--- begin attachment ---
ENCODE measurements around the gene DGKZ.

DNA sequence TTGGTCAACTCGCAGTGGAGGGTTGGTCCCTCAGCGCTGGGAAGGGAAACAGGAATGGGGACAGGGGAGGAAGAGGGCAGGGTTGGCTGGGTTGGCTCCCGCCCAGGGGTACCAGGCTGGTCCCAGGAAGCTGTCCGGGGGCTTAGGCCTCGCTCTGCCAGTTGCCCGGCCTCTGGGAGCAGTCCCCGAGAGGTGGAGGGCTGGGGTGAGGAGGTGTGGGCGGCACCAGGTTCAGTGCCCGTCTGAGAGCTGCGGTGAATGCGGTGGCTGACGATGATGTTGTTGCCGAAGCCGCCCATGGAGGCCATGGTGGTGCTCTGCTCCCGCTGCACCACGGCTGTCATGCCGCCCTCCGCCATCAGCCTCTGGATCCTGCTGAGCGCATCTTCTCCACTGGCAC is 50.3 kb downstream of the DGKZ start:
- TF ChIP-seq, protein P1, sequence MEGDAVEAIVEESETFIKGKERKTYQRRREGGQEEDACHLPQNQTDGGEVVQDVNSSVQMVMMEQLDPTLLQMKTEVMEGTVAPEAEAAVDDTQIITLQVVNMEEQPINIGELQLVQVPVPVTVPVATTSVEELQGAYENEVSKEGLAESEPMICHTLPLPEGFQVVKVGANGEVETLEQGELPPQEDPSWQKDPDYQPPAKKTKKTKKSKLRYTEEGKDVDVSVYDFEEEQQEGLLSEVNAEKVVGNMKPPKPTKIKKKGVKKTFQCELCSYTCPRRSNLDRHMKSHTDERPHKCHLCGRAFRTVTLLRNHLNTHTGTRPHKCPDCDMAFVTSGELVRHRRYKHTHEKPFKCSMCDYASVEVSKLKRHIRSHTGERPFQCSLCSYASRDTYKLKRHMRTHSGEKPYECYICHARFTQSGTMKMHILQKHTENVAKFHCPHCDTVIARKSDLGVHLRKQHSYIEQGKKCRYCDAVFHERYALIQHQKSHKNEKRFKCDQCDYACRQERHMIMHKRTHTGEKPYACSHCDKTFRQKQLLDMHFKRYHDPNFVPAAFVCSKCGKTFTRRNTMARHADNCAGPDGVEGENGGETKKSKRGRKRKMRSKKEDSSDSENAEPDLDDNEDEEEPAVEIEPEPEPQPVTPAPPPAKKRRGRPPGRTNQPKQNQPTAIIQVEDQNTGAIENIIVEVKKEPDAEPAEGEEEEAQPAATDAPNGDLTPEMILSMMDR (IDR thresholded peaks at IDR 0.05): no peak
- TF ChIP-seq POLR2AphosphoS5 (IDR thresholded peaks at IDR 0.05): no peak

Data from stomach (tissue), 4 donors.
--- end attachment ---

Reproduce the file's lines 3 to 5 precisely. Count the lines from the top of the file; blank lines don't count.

- TF ChIP-seq, protein P1, sequence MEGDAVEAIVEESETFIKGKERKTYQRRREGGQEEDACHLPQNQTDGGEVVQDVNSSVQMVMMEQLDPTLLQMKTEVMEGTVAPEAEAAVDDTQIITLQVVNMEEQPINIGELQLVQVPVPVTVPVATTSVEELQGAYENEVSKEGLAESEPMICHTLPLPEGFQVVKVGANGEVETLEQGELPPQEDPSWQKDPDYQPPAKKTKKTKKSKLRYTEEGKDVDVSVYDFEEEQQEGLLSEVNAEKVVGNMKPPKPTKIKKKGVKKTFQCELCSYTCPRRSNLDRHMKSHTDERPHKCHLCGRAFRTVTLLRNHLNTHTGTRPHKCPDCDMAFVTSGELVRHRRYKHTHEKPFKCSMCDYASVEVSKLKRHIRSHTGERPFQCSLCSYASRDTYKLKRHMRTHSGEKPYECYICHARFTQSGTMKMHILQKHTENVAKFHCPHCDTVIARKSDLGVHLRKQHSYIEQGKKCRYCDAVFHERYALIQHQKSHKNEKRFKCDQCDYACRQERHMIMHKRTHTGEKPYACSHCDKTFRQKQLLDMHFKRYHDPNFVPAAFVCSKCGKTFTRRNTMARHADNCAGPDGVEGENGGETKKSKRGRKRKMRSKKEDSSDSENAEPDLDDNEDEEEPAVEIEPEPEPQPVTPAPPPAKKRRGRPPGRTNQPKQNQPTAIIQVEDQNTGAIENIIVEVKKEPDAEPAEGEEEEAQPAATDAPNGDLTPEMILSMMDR (IDR thresholded peaks at IDR 0.05): no peak
- TF ChIP-seq POLR2AphosphoS5 (IDR thresholded peaks at IDR 0.05): no peak

Data from stomach (tissue), 4 donors.